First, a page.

I confess to ignorance on how difficult or easy it was to print cuss words in novels in the early twentieth century, but this does seem like a particularly convoluted solution, if they did indeed present a problem. I’d rather think of it as another instance of Hemmingway keeping his character’s on a leash, letting the moments in which physical desire and emotion intertwine be the only ones allowed to run rampant on the page, and open up an aspect to Hemmingway’s writng we wouldn’t normally see.

And that’s why a bleedin’ app isn’t the only thing you need to be a good writer.

William Shakespeare’s Jubilee

An account of the Shakespeare Jubilee held in Stratford-upon-Avon in 1769, organised by David Garrick and attended by the culture vultures of the time. It was a washout, by the bye, with a massive downpour pretty well overshadowing the event. Interesting to hear of a time when Shakespeare was only on his way to being canonised as the Great Bard.

http://www.bbc.co.uk/programmes/p03r2q3d

Professor James Shapiro on Equivocation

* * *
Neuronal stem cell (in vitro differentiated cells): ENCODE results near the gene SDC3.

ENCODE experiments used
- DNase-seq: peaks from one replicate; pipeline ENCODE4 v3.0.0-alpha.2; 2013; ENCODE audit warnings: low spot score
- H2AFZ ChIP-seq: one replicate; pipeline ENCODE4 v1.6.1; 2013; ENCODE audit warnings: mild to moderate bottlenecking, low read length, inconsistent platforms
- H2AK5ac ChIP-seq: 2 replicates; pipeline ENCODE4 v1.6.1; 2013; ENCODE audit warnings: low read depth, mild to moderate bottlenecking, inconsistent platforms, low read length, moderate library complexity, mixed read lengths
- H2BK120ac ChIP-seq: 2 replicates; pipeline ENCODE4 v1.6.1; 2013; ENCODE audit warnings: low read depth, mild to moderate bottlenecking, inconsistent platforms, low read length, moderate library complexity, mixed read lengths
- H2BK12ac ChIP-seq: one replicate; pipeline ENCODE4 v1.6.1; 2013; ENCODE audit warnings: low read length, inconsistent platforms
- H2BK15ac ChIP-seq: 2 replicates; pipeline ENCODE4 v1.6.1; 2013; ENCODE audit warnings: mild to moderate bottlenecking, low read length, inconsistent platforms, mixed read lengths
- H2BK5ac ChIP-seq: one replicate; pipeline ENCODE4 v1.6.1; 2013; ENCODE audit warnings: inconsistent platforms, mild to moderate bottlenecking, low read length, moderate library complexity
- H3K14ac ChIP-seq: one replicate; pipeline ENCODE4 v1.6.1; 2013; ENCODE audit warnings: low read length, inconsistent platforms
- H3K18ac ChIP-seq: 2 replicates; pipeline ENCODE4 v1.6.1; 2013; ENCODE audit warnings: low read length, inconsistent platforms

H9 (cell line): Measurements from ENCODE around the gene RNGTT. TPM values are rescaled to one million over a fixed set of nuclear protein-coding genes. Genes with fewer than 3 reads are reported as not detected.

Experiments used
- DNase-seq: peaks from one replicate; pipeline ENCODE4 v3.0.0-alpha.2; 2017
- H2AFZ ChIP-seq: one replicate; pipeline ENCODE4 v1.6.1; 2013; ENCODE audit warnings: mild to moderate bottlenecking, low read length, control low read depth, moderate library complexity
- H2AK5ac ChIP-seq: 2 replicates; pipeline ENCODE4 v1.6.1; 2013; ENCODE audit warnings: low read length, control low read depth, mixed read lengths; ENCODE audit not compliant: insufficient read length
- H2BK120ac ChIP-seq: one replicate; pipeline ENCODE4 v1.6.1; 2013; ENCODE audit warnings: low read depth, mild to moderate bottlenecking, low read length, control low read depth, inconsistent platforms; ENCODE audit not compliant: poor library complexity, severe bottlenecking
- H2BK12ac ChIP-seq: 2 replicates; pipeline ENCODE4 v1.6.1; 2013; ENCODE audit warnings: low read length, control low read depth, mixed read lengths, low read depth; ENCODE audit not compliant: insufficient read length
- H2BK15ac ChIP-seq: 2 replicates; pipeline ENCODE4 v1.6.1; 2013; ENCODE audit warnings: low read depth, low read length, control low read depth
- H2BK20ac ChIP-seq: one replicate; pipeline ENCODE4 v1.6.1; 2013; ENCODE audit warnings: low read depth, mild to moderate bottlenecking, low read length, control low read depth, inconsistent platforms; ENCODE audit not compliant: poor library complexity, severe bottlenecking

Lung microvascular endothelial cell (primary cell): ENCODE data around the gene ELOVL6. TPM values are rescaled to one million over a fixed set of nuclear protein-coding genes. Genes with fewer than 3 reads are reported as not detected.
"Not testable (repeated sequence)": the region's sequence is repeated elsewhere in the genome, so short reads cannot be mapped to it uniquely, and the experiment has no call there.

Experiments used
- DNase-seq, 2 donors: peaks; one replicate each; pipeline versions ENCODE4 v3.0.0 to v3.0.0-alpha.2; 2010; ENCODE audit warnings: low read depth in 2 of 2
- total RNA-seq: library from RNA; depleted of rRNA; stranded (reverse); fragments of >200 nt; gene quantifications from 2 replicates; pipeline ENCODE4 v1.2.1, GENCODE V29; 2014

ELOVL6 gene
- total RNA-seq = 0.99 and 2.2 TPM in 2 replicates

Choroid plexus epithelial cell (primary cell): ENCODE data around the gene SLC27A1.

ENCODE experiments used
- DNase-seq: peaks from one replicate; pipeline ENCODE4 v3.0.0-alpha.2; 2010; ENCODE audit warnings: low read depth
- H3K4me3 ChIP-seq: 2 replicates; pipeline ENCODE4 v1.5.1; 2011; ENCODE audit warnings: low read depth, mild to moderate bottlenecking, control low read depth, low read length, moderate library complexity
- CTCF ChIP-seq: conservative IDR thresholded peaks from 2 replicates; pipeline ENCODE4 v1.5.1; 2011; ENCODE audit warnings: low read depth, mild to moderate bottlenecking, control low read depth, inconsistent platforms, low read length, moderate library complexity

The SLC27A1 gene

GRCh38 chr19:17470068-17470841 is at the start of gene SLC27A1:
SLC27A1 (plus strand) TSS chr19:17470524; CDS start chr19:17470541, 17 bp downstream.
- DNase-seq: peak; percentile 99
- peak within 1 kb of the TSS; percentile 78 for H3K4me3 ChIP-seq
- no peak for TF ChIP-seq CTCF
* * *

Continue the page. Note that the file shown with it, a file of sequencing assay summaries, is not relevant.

Professor James Shapiro, author of 1599: A Year in the life of William Shakespeare, speaks in Trinity College Dublin on anti-Catholic laws, Jacobean attitudes to torture and the role of equivocation in William Shakespeare’s play Macbeth.

Anne Enright in conversation with Fintan O’Toole

Anne Enright in an extended, great conversation with Fintan O’Toole, giving interesting info on the structural aspects of her 2015 novel The Green Road, how it moved from a King Lear re-write to what it is and how she grappled with its geographical wide-rangingness. She does a couple of readings also, and they’re class.

http://www.podcastchart.com/podcasts/irish-arts-center-podcast/episodes/anne-enright-in-conversation-with-fintan-o-toole